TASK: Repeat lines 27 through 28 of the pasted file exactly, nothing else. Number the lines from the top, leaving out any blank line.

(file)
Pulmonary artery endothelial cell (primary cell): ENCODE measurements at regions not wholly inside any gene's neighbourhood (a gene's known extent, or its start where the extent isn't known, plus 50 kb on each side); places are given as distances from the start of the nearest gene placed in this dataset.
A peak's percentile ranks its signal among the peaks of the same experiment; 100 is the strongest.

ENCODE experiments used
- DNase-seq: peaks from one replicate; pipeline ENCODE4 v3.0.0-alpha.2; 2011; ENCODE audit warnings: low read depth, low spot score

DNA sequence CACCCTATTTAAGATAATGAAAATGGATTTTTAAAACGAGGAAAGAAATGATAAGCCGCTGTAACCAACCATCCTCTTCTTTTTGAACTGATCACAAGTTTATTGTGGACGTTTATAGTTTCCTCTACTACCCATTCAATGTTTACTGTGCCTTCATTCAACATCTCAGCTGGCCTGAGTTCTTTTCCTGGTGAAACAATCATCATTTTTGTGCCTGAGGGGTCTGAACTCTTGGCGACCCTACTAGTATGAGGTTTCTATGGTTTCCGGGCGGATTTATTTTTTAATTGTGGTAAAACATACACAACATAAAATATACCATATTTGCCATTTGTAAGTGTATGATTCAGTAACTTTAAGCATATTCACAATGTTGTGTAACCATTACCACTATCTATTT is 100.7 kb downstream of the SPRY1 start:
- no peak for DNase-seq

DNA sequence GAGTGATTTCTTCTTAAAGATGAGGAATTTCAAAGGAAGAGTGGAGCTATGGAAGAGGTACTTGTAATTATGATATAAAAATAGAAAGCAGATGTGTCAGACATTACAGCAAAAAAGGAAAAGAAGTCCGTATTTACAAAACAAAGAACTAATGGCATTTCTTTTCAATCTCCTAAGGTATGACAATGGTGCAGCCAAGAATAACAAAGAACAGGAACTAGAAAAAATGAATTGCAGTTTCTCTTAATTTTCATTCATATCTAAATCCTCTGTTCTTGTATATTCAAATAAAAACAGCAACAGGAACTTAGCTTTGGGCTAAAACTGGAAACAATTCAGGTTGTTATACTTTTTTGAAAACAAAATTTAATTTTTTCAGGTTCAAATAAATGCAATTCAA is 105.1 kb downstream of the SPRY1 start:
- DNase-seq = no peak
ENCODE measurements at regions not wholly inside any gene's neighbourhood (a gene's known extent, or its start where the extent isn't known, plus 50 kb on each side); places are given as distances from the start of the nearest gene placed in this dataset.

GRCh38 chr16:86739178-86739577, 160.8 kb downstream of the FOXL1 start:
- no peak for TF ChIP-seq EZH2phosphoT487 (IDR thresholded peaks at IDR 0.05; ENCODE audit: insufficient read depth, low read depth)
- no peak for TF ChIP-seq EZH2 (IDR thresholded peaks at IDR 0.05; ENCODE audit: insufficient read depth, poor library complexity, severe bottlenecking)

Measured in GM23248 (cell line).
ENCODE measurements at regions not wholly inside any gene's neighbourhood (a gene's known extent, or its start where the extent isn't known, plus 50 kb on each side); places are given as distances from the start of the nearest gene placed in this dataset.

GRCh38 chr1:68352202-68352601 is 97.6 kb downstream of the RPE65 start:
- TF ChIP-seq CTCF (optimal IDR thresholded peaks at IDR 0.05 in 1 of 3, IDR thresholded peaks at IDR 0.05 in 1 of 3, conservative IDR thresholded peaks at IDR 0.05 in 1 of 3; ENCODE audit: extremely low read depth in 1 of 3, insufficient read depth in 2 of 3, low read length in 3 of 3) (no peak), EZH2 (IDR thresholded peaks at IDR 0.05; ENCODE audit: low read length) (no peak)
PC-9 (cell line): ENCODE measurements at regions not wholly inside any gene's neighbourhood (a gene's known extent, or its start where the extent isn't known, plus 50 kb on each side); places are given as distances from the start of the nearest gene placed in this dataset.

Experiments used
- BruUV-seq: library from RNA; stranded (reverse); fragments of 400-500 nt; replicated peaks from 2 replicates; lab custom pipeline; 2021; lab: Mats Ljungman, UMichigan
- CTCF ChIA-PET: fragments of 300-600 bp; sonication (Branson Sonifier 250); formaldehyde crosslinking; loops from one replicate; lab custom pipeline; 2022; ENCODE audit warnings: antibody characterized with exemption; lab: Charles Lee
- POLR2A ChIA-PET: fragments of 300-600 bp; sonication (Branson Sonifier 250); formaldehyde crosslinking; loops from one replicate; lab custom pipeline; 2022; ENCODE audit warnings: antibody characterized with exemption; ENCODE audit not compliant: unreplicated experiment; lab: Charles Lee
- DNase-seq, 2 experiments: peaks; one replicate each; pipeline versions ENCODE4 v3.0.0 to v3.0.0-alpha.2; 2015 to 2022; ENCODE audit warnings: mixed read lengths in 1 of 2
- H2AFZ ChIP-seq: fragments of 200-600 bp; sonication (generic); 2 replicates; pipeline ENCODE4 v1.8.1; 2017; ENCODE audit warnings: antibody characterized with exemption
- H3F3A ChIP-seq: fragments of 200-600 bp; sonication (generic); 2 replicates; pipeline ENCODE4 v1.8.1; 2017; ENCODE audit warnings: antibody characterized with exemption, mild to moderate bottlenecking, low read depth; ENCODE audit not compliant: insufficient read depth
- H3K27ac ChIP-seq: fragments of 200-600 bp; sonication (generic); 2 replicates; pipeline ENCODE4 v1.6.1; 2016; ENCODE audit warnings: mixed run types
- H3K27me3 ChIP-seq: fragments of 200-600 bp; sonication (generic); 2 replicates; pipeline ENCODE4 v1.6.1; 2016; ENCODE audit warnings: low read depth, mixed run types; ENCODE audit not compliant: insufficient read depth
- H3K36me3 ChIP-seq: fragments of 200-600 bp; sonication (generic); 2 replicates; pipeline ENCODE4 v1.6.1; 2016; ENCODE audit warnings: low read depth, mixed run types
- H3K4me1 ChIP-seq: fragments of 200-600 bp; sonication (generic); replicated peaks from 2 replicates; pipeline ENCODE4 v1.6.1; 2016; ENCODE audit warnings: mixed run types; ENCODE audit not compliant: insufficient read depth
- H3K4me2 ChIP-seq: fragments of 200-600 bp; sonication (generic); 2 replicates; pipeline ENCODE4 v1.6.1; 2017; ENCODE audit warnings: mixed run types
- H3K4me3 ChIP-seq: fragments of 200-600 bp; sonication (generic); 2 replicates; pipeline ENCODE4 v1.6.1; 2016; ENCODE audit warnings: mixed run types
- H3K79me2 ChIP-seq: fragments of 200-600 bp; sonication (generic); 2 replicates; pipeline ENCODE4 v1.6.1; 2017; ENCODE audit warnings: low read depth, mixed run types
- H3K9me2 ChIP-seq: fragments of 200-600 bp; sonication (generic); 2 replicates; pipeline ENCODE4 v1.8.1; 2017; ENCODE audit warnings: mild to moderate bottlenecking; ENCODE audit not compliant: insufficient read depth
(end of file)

- H3K36me3 ChIP-seq: fragments of 200-600 bp; sonication (generic); 2 replicates; pipeline ENCODE4 v1.6.1; 2016; ENCODE audit warnings: low read depth, mixed run types
- H3K4me1 ChIP-seq: fragments of 200-600 bp; sonication (generic); replicated peaks from 2 replicates; pipeline ENCODE4 v1.6.1; 2016; ENCODE audit warnings: mixed run types; ENCODE audit not compliant: insufficient read depth